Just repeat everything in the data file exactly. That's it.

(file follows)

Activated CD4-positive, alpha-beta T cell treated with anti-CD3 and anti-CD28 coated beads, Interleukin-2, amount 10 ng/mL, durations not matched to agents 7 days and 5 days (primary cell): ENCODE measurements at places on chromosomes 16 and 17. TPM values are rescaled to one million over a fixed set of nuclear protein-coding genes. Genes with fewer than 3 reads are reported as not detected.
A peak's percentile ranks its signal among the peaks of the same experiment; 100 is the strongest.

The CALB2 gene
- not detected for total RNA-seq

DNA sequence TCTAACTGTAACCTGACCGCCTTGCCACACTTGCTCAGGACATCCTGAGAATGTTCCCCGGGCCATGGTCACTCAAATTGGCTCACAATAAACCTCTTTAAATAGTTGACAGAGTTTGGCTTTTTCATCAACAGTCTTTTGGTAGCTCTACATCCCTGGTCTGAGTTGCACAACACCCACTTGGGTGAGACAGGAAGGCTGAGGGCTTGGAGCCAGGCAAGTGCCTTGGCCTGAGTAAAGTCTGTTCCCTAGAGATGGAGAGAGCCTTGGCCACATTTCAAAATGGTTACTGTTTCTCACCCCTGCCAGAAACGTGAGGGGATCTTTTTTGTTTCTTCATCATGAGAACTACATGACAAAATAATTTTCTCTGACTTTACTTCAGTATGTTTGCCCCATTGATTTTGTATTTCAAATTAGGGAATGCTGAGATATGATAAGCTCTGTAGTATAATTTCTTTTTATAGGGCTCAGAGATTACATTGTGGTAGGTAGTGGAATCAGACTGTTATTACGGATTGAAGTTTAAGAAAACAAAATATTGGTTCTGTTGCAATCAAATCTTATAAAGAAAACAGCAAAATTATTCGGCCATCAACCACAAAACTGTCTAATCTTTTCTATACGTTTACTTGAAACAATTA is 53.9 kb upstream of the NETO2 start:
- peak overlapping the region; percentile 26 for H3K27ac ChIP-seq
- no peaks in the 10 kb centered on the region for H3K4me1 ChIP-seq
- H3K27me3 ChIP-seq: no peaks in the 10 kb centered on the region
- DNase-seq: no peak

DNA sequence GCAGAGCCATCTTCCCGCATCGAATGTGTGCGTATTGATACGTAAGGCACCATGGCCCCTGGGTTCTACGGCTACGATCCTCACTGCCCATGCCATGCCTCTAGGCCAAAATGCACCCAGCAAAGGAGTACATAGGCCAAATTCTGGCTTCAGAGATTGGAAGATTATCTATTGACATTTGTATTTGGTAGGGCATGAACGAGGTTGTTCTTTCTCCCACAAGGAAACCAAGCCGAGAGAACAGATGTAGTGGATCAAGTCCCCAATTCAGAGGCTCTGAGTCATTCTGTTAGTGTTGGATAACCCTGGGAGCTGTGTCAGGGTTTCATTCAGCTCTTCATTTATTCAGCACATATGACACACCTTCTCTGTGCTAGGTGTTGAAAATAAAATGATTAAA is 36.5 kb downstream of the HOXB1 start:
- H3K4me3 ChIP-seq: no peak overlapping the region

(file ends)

Activated CD4-positive, alpha-beta T cell treated with anti-CD3 and anti-CD28 coated beads, Interleukin-2, amount 10 ng/mL, durations not matched to agents 7 days and 5 days (primary cell): ENCODE measurements at places on chromosomes 16 and 17. TPM values are rescaled to one million over a fixed set of nuclear protein-coding genes. Genes with fewer than 3 reads are reported as not detected.
A peak's percentile ranks its signal among the peaks of the same experiment; 100 is the strongest.

The CALB2 gene
- not detected for total RNA-seq

DNA sequence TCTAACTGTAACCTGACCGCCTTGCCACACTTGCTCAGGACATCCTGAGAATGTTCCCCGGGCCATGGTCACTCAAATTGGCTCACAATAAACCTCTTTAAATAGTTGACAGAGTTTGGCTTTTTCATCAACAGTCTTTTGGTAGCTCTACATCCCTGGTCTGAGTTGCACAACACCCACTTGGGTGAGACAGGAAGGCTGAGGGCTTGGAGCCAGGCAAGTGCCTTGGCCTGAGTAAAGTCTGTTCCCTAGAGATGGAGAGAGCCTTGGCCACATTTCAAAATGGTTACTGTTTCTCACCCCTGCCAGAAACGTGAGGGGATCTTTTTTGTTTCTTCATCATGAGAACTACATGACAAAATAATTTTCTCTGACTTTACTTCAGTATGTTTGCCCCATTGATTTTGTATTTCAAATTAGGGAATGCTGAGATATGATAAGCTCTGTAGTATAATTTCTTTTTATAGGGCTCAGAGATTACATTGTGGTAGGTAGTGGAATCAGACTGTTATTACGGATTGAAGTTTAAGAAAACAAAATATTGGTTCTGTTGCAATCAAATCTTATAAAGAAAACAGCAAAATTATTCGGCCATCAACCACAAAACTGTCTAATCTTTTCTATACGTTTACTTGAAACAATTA is 53.9 kb upstream of the NETO2 start:
- peak overlapping the region; percentile 26 for H3K27ac ChIP-seq
- no peaks in the 10 kb centered on the region for H3K4me1 ChIP-seq
- H3K27me3 ChIP-seq: no peaks in the 10 kb centered on the region
- DNase-seq: no peak

DNA sequence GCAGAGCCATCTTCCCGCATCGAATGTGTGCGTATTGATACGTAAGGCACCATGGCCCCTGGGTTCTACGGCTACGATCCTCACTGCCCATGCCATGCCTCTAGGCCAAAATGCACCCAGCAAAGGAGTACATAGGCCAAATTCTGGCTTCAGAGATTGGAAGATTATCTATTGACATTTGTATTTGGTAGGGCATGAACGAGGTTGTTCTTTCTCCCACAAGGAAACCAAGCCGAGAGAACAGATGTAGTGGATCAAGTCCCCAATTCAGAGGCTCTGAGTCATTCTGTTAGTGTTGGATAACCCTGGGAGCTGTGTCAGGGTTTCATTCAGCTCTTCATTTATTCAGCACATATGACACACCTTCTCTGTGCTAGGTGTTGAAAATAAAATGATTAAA is 36.5 kb downstream of the HOXB1 start:
- H3K4me3 ChIP-seq: no peak overlapping the region